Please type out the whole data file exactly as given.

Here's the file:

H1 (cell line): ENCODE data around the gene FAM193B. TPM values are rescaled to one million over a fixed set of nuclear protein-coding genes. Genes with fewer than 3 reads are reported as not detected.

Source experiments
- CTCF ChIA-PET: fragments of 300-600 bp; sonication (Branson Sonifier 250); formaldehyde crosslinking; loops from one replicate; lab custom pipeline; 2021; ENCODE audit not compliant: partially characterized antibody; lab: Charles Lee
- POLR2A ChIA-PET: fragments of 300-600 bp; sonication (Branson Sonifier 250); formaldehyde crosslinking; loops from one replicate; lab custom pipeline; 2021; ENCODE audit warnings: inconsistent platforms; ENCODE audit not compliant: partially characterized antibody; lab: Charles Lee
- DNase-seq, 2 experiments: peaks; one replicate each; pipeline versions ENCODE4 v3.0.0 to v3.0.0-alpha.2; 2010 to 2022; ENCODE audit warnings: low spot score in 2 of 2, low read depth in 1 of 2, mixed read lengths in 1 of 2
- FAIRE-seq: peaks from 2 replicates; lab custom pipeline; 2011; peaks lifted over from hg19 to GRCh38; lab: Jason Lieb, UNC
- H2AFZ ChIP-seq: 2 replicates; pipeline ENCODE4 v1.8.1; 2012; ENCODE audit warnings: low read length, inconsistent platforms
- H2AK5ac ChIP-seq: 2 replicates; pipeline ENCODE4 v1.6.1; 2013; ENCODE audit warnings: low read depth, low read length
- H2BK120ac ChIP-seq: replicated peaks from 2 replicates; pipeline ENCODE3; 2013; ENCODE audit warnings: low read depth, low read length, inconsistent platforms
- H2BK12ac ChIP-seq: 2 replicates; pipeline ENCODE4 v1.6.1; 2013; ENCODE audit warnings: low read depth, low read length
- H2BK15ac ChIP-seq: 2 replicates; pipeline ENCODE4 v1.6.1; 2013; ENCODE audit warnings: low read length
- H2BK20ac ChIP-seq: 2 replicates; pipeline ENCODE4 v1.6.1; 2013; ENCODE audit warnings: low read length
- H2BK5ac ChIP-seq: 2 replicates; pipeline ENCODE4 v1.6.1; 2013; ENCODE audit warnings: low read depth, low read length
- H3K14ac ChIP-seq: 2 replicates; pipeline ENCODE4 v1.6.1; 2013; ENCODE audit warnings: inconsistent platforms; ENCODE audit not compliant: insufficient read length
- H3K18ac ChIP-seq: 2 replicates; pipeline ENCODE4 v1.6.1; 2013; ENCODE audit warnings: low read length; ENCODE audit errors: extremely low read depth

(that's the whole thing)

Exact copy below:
H1 (cell line): ENCODE data around the gene FAM193B. TPM values are rescaled to one million over a fixed set of nuclear protein-coding genes. Genes with fewer than 3 reads are reported as not detected.

Source experiments
- CTCF ChIA-PET: fragments of 300-600 bp; sonication (Branson Sonifier 250); formaldehyde crosslinking; loops from one replicate; lab custom pipeline; 2021; ENCODE audit not compliant: partially characterized antibody; lab: Charles Lee
- POLR2A ChIA-PET: fragments of 300-600 bp; sonication (Branson Sonifier 250); formaldehyde crosslinking; loops from one replicate; lab custom pipeline; 2021; ENCODE audit warnings: inconsistent platforms; ENCODE audit not compliant: partially characterized antibody; lab: Charles Lee
- DNase-seq, 2 experiments: peaks; one replicate each; pipeline versions ENCODE4 v3.0.0 to v3.0.0-alpha.2; 2010 to 2022; ENCODE audit warnings: low spot score in 2 of 2, low read depth in 1 of 2, mixed read lengths in 1 of 2
- FAIRE-seq: peaks from 2 replicates; lab custom pipeline; 2011; peaks lifted over from hg19 to GRCh38; lab: Jason Lieb, UNC
- H2AFZ ChIP-seq: 2 replicates; pipeline ENCODE4 v1.8.1; 2012; ENCODE audit warnings: low read length, inconsistent platforms
- H2AK5ac ChIP-seq: 2 replicates; pipeline ENCODE4 v1.6.1; 2013; ENCODE audit warnings: low read depth, low read length
- H2BK120ac ChIP-seq: replicated peaks from 2 replicates; pipeline ENCODE3; 2013; ENCODE audit warnings: low read depth, low read length, inconsistent platforms
- H2BK12ac ChIP-seq: 2 replicates; pipeline ENCODE4 v1.6.1; 2013; ENCODE audit warnings: low read depth, low read length
- H2BK15ac ChIP-seq: 2 replicates; pipeline ENCODE4 v1.6.1; 2013; ENCODE audit warnings: low read length
- H2BK20ac ChIP-seq: 2 replicates; pipeline ENCODE4 v1.6.1; 2013; ENCODE audit warnings: low read length
- H2BK5ac ChIP-seq: 2 replicates; pipeline ENCODE4 v1.6.1; 2013; ENCODE audit warnings: low read depth, low read length
- H3K14ac ChIP-seq: 2 replicates; pipeline ENCODE4 v1.6.1; 2013; ENCODE audit warnings: inconsistent platforms; ENCODE audit not compliant: insufficient read length
- H3K18ac ChIP-seq: 2 replicates; pipeline ENCODE4 v1.6.1; 2013; ENCODE audit warnings: low read length; ENCODE audit errors: extremely low read depth